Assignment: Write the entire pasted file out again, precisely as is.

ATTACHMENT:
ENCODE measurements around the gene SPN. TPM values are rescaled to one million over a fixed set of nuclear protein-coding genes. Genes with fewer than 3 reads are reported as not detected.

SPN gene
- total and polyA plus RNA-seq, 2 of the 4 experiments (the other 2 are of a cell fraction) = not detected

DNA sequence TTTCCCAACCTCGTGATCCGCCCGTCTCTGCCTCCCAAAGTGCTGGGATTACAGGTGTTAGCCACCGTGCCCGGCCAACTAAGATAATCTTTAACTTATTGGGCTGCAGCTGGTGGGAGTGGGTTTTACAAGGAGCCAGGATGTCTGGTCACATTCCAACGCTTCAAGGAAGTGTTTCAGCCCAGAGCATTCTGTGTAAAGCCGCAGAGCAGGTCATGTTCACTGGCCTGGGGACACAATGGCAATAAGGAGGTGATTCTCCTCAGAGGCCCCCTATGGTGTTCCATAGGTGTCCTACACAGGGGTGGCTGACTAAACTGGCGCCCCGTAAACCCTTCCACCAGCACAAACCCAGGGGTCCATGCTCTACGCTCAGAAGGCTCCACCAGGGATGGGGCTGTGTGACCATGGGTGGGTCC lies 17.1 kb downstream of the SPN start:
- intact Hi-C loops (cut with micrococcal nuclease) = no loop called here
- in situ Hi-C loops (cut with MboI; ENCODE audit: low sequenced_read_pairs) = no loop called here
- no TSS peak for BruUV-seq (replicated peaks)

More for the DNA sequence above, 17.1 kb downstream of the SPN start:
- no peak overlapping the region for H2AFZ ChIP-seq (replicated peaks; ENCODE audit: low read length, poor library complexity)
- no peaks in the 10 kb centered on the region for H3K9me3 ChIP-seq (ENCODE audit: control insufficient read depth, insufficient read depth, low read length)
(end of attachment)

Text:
ENCODE measurements around the gene SPN. TPM values are rescaled to one million over a fixed set of nuclear protein-coding genes. Genes with fewer than 3 reads are reported as not detected.

SPN gene
- total and polyA plus RNA-seq, 2 of the 4 experiments (the other 2 are of a cell fraction) = not detected

DNA sequence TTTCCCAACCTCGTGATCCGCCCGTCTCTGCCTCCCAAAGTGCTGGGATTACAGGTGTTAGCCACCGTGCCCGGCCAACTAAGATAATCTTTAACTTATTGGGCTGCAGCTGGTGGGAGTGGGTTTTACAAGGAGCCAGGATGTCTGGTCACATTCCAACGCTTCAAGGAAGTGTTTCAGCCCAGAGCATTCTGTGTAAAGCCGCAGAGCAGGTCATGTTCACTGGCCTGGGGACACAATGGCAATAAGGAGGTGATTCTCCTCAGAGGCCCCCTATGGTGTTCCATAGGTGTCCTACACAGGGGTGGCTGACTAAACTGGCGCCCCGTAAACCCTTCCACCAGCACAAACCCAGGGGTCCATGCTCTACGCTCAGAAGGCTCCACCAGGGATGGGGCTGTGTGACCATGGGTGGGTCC lies 17.1 kb downstream of the SPN start:
- intact Hi-C loops (cut with micrococcal nuclease) = no loop called here
- in situ Hi-C loops (cut with MboI; ENCODE audit: low sequenced_read_pairs) = no loop called here
- no TSS peak for BruUV-seq (replicated peaks)

More for the DNA sequence above, 17.1 kb downstream of the SPN start:
- no peak overlapping the region for H2AFZ ChIP-seq (replicated peaks; ENCODE audit: low read length, poor library complexity)
- no peaks in the 10 kb centered on the region for H3K9me3 ChIP-seq (ENCODE audit: control insufficient read depth, insufficient read depth, low read length)